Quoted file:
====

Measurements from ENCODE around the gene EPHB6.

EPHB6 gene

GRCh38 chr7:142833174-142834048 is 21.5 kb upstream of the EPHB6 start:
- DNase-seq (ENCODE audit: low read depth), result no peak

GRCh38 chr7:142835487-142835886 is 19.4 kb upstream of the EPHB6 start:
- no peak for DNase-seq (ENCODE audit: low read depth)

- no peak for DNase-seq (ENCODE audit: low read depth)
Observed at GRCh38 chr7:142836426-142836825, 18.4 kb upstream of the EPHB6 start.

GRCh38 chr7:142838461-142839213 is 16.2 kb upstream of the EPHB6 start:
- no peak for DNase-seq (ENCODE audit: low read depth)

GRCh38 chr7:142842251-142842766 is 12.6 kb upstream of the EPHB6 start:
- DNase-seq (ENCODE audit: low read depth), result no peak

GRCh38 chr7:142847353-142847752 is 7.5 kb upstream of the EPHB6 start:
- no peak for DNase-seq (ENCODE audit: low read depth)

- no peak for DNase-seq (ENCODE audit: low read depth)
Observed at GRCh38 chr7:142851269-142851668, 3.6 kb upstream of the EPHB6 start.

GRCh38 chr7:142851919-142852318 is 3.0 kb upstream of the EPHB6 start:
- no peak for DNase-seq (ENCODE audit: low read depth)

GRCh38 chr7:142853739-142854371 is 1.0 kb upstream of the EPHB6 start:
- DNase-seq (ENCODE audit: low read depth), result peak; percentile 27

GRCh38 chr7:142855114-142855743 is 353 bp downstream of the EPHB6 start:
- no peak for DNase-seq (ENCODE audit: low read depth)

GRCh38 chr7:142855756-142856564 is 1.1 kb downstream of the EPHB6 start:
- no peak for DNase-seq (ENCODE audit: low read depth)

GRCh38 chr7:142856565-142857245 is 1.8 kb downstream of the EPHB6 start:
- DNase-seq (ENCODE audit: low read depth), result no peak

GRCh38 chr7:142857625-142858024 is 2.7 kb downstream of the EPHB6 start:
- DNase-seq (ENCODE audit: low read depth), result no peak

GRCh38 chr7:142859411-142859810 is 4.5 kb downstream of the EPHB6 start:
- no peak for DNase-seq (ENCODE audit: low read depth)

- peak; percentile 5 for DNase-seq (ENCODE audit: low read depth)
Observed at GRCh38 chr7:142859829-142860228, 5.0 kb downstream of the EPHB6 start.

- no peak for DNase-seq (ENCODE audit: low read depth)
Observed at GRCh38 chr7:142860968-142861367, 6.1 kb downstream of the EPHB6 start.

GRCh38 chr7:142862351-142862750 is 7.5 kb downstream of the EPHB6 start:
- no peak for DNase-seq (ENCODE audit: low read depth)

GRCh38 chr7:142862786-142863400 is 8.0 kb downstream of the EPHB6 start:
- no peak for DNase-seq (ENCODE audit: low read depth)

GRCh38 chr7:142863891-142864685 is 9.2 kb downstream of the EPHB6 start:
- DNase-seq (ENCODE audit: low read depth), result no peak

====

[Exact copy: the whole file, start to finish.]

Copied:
Measurements from ENCODE around the gene EPHB6.

EPHB6 gene

GRCh38 chr7:142833174-142834048 is 21.5 kb upstream of the EPHB6 start:
- DNase-seq (ENCODE audit: low read depth), result no peak

GRCh38 chr7:142835487-142835886 is 19.4 kb upstream of the EPHB6 start:
- no peak for DNase-seq (ENCODE audit: low read depth)

- no peak for DNase-seq (ENCODE audit: low read depth)
Observed at GRCh38 chr7:142836426-142836825, 18.4 kb upstream of the EPHB6 start.

GRCh38 chr7:142838461-142839213 is 16.2 kb upstream of the EPHB6 start:
- no peak for DNase-seq (ENCODE audit: low read depth)

GRCh38 chr7:142842251-142842766 is 12.6 kb upstream of the EPHB6 start:
- DNase-seq (ENCODE audit: low read depth), result no peak

GRCh38 chr7:142847353-142847752 is 7.5 kb upstream of the EPHB6 start:
- no peak for DNase-seq (ENCODE audit: low read depth)

- no peak for DNase-seq (ENCODE audit: low read depth)
Observed at GRCh38 chr7:142851269-142851668, 3.6 kb upstream of the EPHB6 start.

GRCh38 chr7:142851919-142852318 is 3.0 kb upstream of the EPHB6 start:
- no peak for DNase-seq (ENCODE audit: low read depth)

GRCh38 chr7:142853739-142854371 is 1.0 kb upstream of the EPHB6 start:
- DNase-seq (ENCODE audit: low read depth), result peak; percentile 27

GRCh38 chr7:142855114-142855743 is 353 bp downstream of the EPHB6 start:
- no peak for DNase-seq (ENCODE audit: low read depth)

GRCh38 chr7:142855756-142856564 is 1.1 kb downstream of the EPHB6 start:
- no peak for DNase-seq (ENCODE audit: low read depth)

GRCh38 chr7:142856565-142857245 is 1.8 kb downstream of the EPHB6 start:
- DNase-seq (ENCODE audit: low read depth), result no peak

GRCh38 chr7:142857625-142858024 is 2.7 kb downstream of the EPHB6 start:
- DNase-seq (ENCODE audit: low read depth), result no peak

GRCh38 chr7:142859411-142859810 is 4.5 kb downstream of the EPHB6 start:
- no peak for DNase-seq (ENCODE audit: low read depth)

- peak; percentile 5 for DNase-seq (ENCODE audit: low read depth)
Observed at GRCh38 chr7:142859829-142860228, 5.0 kb downstream of the EPHB6 start.

- no peak for DNase-seq (ENCODE audit: low read depth)
Observed at GRCh38 chr7:142860968-142861367, 6.1 kb downstream of the EPHB6 start.

GRCh38 chr7:142862351-142862750 is 7.5 kb downstream of the EPHB6 start:
- no peak for DNase-seq (ENCODE audit: low read depth)

GRCh38 chr7:142862786-142863400 is 8.0 kb downstream of the EPHB6 start:
- no peak for DNase-seq (ENCODE audit: low read depth)

GRCh38 chr7:142863891-142864685 is 9.2 kb downstream of the EPHB6 start:
- DNase-seq (ENCODE audit: low read depth), result no peak